Paolo Di Canio, Sunderland and Italian fascism
Since Paolo Di Canio replaced Martin O'Neill as Sunderland head coach, his political views, rather than the club's on-going relegation battle, have dominated the headlines.
In a heated news conference on Tuesday, Di Canio, 44, refused to answer questions about his reported fascist beliefs and described the controversy surrounding his appointment as "ridiculous and pathetic".
His club had earlier strongly denied the new manager had racist or fascist sympathies.
BBC Sport explains the background to the row.
Italian fascism explained
Fascism is a political ideology which came to prominence in Italy through the actions of Benito Mussolini, who ruled the country from 1922-1943 as leader of the National Fascist Party.
Mussolini's hard-line authoritarian rule - exemplified by his armed Blackshirts forces - stamped down on left-wing politics and democratic values, as well as forwarding nationalistic policies which promoted Italian sovereignty and tradition.
His alliance with Adolf Hitler's Nazi party saw him bring in anti-Jewish legislation, before he was overthrown following the Allied invasion of the Italian peninsula during World War II.
In Germany, a raft of anti-Nazi laws were enacted after the end of the war, but the situation was not mirrored in Italy's reaction to fascism. As recently as January, controversial former Prime Minister Silvio Berlusconi defended Mussolini.
"The way fascism is seen in the UK is influenced by the British National Party," Alberto Testa, author of Football, Fascism and Fandom: The UltraS of Italian Football, told BBC Radio 5 live.
"The Italian fascist situation is fragmented, with many different interpretations. The brand of fascism I believe Di Canio refers to does charity work in Africa but is very strongly anti-immigration to Italy. I believe Di Canio is not racist."
Where have Di Canio's links to fascism come from?
Rome-born Di Canio has had a lifelong affiliation with local club SS Lazio, the Serie A side also adored by Mussolini.
Writing in his 2000 autobiography, Di Canio said: "I am fascinated by Mussolini. I think he was a deeply misunderstood individual.
"He deceived people. His actions were often vile. But all this was motivated by a higher purpose."
Di Canio's stance came to attention when he returned to Lazio - the team he began his career with - after he ended a long-spell in British football that included periods at Celtic, Sheffield Wednesday, West Ham and Charlton.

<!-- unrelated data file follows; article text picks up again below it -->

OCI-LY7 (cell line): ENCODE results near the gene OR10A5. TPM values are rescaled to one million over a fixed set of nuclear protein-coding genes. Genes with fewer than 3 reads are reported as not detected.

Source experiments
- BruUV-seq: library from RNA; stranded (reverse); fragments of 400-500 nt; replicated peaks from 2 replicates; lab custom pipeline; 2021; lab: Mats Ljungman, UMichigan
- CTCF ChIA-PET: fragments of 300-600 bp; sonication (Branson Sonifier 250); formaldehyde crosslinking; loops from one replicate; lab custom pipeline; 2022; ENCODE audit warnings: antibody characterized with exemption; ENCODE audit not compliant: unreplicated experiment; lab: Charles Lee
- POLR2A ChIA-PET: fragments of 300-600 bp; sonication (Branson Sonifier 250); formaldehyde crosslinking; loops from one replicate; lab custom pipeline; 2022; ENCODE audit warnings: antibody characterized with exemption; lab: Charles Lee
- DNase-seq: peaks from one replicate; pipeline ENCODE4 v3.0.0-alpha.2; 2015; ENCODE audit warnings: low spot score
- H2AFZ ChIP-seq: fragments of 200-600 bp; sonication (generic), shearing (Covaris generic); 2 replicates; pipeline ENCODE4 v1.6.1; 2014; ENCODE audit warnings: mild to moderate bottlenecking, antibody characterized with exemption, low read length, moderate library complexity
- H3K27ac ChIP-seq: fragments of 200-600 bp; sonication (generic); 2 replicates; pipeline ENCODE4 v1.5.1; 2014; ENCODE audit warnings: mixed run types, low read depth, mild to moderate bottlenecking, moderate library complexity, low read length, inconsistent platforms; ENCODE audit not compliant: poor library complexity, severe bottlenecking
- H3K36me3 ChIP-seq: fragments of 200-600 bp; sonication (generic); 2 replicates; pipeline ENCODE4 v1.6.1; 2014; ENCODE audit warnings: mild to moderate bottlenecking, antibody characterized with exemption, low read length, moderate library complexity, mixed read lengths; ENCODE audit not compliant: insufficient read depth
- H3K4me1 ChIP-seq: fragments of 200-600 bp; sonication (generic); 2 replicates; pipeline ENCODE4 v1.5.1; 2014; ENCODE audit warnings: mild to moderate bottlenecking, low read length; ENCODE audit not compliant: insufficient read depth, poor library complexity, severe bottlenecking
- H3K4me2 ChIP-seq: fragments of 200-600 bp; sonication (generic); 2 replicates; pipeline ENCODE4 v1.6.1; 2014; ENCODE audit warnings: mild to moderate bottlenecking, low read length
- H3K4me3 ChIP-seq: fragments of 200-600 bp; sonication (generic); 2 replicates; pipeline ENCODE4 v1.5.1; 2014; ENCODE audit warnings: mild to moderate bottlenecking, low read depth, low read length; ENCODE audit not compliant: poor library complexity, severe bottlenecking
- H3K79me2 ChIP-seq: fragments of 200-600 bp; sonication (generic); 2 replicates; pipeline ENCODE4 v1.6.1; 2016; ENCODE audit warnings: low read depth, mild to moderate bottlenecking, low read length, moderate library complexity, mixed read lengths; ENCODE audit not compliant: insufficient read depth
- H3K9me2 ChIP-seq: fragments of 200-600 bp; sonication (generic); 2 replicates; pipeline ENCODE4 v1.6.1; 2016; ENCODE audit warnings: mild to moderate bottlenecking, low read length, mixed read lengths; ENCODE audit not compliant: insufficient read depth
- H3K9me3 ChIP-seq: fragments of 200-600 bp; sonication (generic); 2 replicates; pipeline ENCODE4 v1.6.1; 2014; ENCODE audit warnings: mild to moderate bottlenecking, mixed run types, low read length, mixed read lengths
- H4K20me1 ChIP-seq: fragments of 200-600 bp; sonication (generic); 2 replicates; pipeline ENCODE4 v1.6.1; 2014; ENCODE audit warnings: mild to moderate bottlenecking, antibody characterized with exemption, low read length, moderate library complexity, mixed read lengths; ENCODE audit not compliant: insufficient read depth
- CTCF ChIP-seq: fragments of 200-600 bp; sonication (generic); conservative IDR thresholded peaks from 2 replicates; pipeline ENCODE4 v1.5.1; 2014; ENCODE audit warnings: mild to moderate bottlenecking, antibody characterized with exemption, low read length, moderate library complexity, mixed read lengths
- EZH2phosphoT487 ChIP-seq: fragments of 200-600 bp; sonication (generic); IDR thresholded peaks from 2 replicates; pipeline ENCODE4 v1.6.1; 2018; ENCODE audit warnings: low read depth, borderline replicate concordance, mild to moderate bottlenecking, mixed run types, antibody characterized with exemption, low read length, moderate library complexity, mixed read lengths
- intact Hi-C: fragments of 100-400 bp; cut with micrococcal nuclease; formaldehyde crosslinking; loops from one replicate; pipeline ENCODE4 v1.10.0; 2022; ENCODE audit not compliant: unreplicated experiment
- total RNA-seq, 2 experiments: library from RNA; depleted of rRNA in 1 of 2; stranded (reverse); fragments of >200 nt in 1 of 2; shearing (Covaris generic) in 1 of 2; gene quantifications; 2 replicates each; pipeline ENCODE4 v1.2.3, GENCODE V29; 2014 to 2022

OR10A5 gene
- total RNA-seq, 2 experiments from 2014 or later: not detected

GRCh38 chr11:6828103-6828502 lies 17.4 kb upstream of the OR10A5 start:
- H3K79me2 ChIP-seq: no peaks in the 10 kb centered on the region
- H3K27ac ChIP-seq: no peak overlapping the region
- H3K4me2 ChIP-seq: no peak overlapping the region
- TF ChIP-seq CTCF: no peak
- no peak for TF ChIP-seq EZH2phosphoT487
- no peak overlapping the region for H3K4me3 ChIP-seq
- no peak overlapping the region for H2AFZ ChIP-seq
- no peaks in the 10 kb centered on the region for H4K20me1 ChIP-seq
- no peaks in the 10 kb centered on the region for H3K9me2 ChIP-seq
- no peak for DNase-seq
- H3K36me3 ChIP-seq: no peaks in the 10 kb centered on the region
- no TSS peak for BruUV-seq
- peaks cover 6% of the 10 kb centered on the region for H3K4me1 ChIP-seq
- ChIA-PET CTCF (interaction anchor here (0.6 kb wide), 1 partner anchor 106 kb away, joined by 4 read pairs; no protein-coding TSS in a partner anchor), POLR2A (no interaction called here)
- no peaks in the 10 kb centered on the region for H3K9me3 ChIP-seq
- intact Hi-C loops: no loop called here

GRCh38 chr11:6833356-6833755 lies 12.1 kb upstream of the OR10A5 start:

He was fined £7,000 and suspended for one game by the Italian authorities after making the fascist salute for the third time that year in the 2005 derby with AS Roma.
When quizzed about the straight-arm gesture by Italian news agency Ansa, he was quoted as saying: "I am a fascist, not a racist", and that it was aimed at "my people". Di Canio has since claimed he was misquoted.
Why are Di Canio and fascism dominating coverage now?
This is not the first time that Di Canio's links to fascism have affected his club. While boss of Swindon, trade union GMB withdrew its sponsorship of the team and said "it beggars belief" that the Italian was appointed because of his right-wing views.
But it was the resignation of former Foreign Secretary David Miliband from the Sunderland board on Monday, citing the head coach's "past political statements", that reignited the debate.
As a city forged by the shipbuilding and mining industries, Sunderland has a long history with left-wing politics and trade unions, two institutions directly opposed to Mussolini-inspired fascism.
It has historically been considered a safe seat for the Labour party and currently 64 of its 75 city councillors come from the Labour Party.
Already, a Facebook page set up in protest since Di Canio's arrival on Sunday has gained more than 3,000 supporters.
The Durham Miners' Association has promised to write to Sunderland to demand the return of the Wearmouth Miners' Banner on loan at the Stadium of Light, with general secretary Dave Hopper releasing a statement saying the decision to appoint Di Canio is "a disgrace and a betrayal of all who fought and died in the fight against fascism".
Similarly, councillor Paul Watson, leader of Sunderland City Council, has voiced his "moral" concerns about the Italian's arrival.
Will it affect Sunderland's bid to avoid relegation?
Despite the negative attention, Di Canio insisted he would "bet everything" on leading Sunderland to survival and was confident of winning over his critics.
"It was the same for a different reason at Swindon," Di Canio added.
"After two months, there were 9,000 people at the end of the game clapping their hands for my players and singing my name."
However Di Canio faces an arguably more testing time at Sunderland on the pitch. The Black Cats have not won in eight games and sit one point above the Premier League relegation zone with seven matches remaining.
The first of those matches is away to Champions League-chasing Chelsea on Sunday.